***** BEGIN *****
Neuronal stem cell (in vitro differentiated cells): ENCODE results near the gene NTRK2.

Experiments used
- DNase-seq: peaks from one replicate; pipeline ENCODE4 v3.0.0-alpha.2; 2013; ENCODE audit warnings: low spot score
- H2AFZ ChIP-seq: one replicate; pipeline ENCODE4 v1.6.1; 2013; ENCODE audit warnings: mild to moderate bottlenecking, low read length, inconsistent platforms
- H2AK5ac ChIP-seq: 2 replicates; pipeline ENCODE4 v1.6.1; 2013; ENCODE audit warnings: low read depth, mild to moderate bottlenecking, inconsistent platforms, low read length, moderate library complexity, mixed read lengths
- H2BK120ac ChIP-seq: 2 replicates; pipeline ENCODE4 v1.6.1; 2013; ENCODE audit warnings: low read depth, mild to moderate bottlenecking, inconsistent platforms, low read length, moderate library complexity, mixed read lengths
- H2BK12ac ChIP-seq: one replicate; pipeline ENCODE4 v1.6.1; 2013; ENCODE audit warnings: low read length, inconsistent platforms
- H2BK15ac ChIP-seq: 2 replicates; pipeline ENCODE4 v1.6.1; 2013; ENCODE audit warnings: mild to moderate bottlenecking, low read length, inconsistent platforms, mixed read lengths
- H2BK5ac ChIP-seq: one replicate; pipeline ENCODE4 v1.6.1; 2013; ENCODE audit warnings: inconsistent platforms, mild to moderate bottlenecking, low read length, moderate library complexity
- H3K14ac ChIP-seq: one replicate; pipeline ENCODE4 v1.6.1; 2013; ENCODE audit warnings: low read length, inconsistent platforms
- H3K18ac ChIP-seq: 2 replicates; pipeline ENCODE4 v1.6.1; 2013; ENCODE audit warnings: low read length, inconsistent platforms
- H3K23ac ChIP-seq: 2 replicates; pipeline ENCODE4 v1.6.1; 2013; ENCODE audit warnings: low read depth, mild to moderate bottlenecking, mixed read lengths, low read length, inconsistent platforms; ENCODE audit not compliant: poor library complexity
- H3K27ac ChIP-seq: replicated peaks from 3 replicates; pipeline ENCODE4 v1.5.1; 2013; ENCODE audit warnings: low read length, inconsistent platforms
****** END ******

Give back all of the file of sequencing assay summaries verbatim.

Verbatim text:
Neuronal stem cell (in vitro differentiated cells): ENCODE results near the gene NTRK2.

Experiments used
- DNase-seq: peaks from one replicate; pipeline ENCODE4 v3.0.0-alpha.2; 2013; ENCODE audit warnings: low spot score
- H2AFZ ChIP-seq: one replicate; pipeline ENCODE4 v1.6.1; 2013; ENCODE audit warnings: mild to moderate bottlenecking, low read length, inconsistent platforms
- H2AK5ac ChIP-seq: 2 replicates; pipeline ENCODE4 v1.6.1; 2013; ENCODE audit warnings: low read depth, mild to moderate bottlenecking, inconsistent platforms, low read length, moderate library complexity, mixed read lengths
- H2BK120ac ChIP-seq: 2 replicates; pipeline ENCODE4 v1.6.1; 2013; ENCODE audit warnings: low read depth, mild to moderate bottlenecking, inconsistent platforms, low read length, moderate library complexity, mixed read lengths
- H2BK12ac ChIP-seq: one replicate; pipeline ENCODE4 v1.6.1; 2013; ENCODE audit warnings: low read length, inconsistent platforms
- H2BK15ac ChIP-seq: 2 replicates; pipeline ENCODE4 v1.6.1; 2013; ENCODE audit warnings: mild to moderate bottlenecking, low read length, inconsistent platforms, mixed read lengths
- H2BK5ac ChIP-seq: one replicate; pipeline ENCODE4 v1.6.1; 2013; ENCODE audit warnings: inconsistent platforms, mild to moderate bottlenecking, low read length, moderate library complexity
- H3K14ac ChIP-seq: one replicate; pipeline ENCODE4 v1.6.1; 2013; ENCODE audit warnings: low read length, inconsistent platforms
- H3K18ac ChIP-seq: 2 replicates; pipeline ENCODE4 v1.6.1; 2013; ENCODE audit warnings: low read length, inconsistent platforms
- H3K23ac ChIP-seq: 2 replicates; pipeline ENCODE4 v1.6.1; 2013; ENCODE audit warnings: low read depth, mild to moderate bottlenecking, mixed read lengths, low read length, inconsistent platforms; ENCODE audit not compliant: poor library complexity
- H3K27ac ChIP-seq: replicated peaks from 3 replicates; pipeline ENCODE4 v1.5.1; 2013; ENCODE audit warnings: low read length, inconsistent platforms